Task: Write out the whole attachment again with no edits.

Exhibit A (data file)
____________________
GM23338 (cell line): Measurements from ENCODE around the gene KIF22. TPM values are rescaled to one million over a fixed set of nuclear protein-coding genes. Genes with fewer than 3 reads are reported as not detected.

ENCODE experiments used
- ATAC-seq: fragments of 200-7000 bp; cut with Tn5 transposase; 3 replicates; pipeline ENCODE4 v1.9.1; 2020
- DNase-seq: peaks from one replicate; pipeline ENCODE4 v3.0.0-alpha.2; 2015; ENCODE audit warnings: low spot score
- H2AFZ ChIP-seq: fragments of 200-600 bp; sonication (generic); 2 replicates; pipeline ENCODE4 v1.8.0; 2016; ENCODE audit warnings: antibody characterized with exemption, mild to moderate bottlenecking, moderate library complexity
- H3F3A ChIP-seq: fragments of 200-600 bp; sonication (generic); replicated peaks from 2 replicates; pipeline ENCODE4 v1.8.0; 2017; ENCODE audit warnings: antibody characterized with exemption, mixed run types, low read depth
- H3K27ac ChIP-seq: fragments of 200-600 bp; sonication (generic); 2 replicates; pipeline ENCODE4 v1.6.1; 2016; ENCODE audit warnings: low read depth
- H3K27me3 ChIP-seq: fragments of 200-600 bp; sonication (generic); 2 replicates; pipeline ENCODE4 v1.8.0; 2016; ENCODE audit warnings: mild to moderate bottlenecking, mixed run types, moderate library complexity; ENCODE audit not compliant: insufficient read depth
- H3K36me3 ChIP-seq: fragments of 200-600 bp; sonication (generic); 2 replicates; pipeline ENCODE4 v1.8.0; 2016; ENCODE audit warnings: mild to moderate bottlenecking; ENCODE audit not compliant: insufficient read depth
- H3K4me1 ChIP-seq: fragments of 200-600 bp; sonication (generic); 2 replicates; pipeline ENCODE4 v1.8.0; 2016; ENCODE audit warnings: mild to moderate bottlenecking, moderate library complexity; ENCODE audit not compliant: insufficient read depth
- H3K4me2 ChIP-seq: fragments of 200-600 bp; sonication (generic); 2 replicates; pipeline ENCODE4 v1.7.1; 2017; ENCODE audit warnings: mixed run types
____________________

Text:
GM23338 (cell line): Measurements from ENCODE around the gene KIF22. TPM values are rescaled to one million over a fixed set of nuclear protein-coding genes. Genes with fewer than 3 reads are reported as not detected.

ENCODE experiments used
- ATAC-seq: fragments of 200-7000 bp; cut with Tn5 transposase; 3 replicates; pipeline ENCODE4 v1.9.1; 2020
- DNase-seq: peaks from one replicate; pipeline ENCODE4 v3.0.0-alpha.2; 2015; ENCODE audit warnings: low spot score
- H2AFZ ChIP-seq: fragments of 200-600 bp; sonication (generic); 2 replicates; pipeline ENCODE4 v1.8.0; 2016; ENCODE audit warnings: antibody characterized with exemption, mild to moderate bottlenecking, moderate library complexity
- H3F3A ChIP-seq: fragments of 200-600 bp; sonication (generic); replicated peaks from 2 replicates; pipeline ENCODE4 v1.8.0; 2017; ENCODE audit warnings: antibody characterized with exemption, mixed run types, low read depth
- H3K27ac ChIP-seq: fragments of 200-600 bp; sonication (generic); 2 replicates; pipeline ENCODE4 v1.6.1; 2016; ENCODE audit warnings: low read depth
- H3K27me3 ChIP-seq: fragments of 200-600 bp; sonication (generic); 2 replicates; pipeline ENCODE4 v1.8.0; 2016; ENCODE audit warnings: mild to moderate bottlenecking, mixed run types, moderate library complexity; ENCODE audit not compliant: insufficient read depth
- H3K36me3 ChIP-seq: fragments of 200-600 bp; sonication (generic); 2 replicates; pipeline ENCODE4 v1.8.0; 2016; ENCODE audit warnings: mild to moderate bottlenecking; ENCODE audit not compliant: insufficient read depth
- H3K4me1 ChIP-seq: fragments of 200-600 bp; sonication (generic); 2 replicates; pipeline ENCODE4 v1.8.0; 2016; ENCODE audit warnings: mild to moderate bottlenecking, moderate library complexity; ENCODE audit not compliant: insufficient read depth
- H3K4me2 ChIP-seq: fragments of 200-600 bp; sonication (generic); 2 replicates; pipeline ENCODE4 v1.7.1; 2017; ENCODE audit warnings: mixed run types